We took some outings with the babes this week. Actually, miniature attempts to join the real world with twins started for me last week. The girls and I successfully went to Target together. I didn’t shop around of course. I went in, picked up photos (that I ordered online), paid for them, and went right back out…But not before making cashier take my photo on the way. I wanted proof of my first outing with the girls. Once back in the car we made it home without anyone crying and I breathed a sigh of relief.
The five-minute triumph in Target led me to attempt a modified supermarket trip two days later. The supermarket shop was successful as well, if you don’t count the part in the beginning where I almost took out the bread display with the stroller because I was navigating the cart behind me around the berries, or the part in the middle where I lost my cell phone and found it on the counter by the bulk spices. I put it down to measure out my garam masala. I won’t do that again, but it’s hard to stay focused when you’re rushing, people stop you to chat about your babies, and your babies are getting increasingly discontent in their seats. In the end we made it home before any meltdowns, just in time for a diaper change and lunch.
While these accomplishments were a bit too boring to be blog worthy on their own, they are relevant in their inspiration to take our family to the next level…
Babies in museums.
Phil has had a few extra days off this week. It was a perfect opportunity to get our girls out in public. The first place we went was The Centennial Museum and Botanical Gardens at UTEP. This is a moderately sized, free museum that highlights natural as well as cultural history of the Chihuahuan Desert. It was established in 1936. Interesting beyond what we had initially assumed; the museum displays an extensive rock and mineral collection, next to dinosaur fossils, next to an animal exhibit, next to a display of ancient artifacts of the region. (to include the battle dress of a typical Spanish conquistador) Also, currently the museum is featuring an art exhibit on the ground floor until the middle of January. It is titled Icons and Symbols of the Borderland. Phil and I loved the artwork. The girls found it interesting too. Personally I enjoy that life around here seems to focus on the duality of its cultural existence, that of America and Mexico. In El Paso the two are inseparable. The outside of the museum is surrounded by 800 varieties of local flora. There is a self-guided tour around the gardens. Unfortunately we found it a bit difficult to follow, but we did spot a lot of the plants we see on our walks through the dessert.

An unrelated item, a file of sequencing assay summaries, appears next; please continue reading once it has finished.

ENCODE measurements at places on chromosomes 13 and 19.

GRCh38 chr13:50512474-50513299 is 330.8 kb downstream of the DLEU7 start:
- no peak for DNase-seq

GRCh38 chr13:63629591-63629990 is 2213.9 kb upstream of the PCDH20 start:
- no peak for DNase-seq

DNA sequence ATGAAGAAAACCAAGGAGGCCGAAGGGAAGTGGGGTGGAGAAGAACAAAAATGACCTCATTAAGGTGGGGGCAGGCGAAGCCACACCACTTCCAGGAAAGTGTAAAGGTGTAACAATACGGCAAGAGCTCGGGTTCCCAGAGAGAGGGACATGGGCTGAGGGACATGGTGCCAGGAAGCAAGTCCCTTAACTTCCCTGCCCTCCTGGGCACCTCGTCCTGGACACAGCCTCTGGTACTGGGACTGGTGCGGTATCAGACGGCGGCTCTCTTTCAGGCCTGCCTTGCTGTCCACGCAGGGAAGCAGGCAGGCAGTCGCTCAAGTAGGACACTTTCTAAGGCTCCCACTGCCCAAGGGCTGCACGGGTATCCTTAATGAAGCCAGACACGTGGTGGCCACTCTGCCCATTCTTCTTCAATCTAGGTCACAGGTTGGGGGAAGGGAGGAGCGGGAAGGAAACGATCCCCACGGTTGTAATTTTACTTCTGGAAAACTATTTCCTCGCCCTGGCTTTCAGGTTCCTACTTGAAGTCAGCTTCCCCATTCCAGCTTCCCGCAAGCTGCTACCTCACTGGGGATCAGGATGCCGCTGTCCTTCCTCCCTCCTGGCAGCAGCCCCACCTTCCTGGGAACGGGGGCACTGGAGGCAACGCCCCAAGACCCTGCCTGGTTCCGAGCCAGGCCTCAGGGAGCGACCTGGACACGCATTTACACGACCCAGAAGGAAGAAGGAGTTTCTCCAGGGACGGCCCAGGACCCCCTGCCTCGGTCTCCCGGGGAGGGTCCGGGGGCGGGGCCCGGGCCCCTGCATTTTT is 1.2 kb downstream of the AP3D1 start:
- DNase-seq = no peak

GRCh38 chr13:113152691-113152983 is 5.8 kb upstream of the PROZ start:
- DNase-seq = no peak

We carried the girls through the museum and gardens in our baby carriers. It was fun to watch them crane their necks and peer over the insert cushion in order to look at the art on the walls. I can only imagine what they were thinking. The gallery showoff art held their full attention. The taxidermy upstairs…not so much. They slept through that and most of the garden stroll.
Art and Culture were Wednesday. Aviation was Friday. Not more than 10 miles from our house is Doña Ana Airport in Santa Teresa, New Mexico. This small airport is home to the War Eagles Air Museum. Aptly named, the museum is a collection of aircraft from WWII and the Korean Conflict. Most of these old airplanes are kept in ready-to-fly condition. The museum also showcases a fine collection of mid-century artifacts in addition to the birds. Everything is nicely arranged and displayed. We had fun wandering through the hangar, gazing up at the planes, checking out the cars, and reading old newspapers, all with the music from the era in our ears. After we went through the museum we had a bit of time left over so we strolled around the outside of the hangar and got a closer look at the airplanes outside.
I like to think the babies learned a lot at both museums, and had fun too. Maybe that is only because I learned a lot at both museums and had fun. At the very least I’m just glad we were able to enjoy our time out, not have any major catastrophes, and not ruin anyone else’s experience either. My trick is to make sure the babies are well fed and dry, and for the activity to be no longer than 90 minutes so that we may return home, a place of familiarity, in time to be fed as normal. It has proven to work in these recent experiences, but I will forever remain vigilant and anticipate the day things don’t go so well. And rest assured you will be the first to know all about it, as I will need someone to laugh about it with to keep me from crying.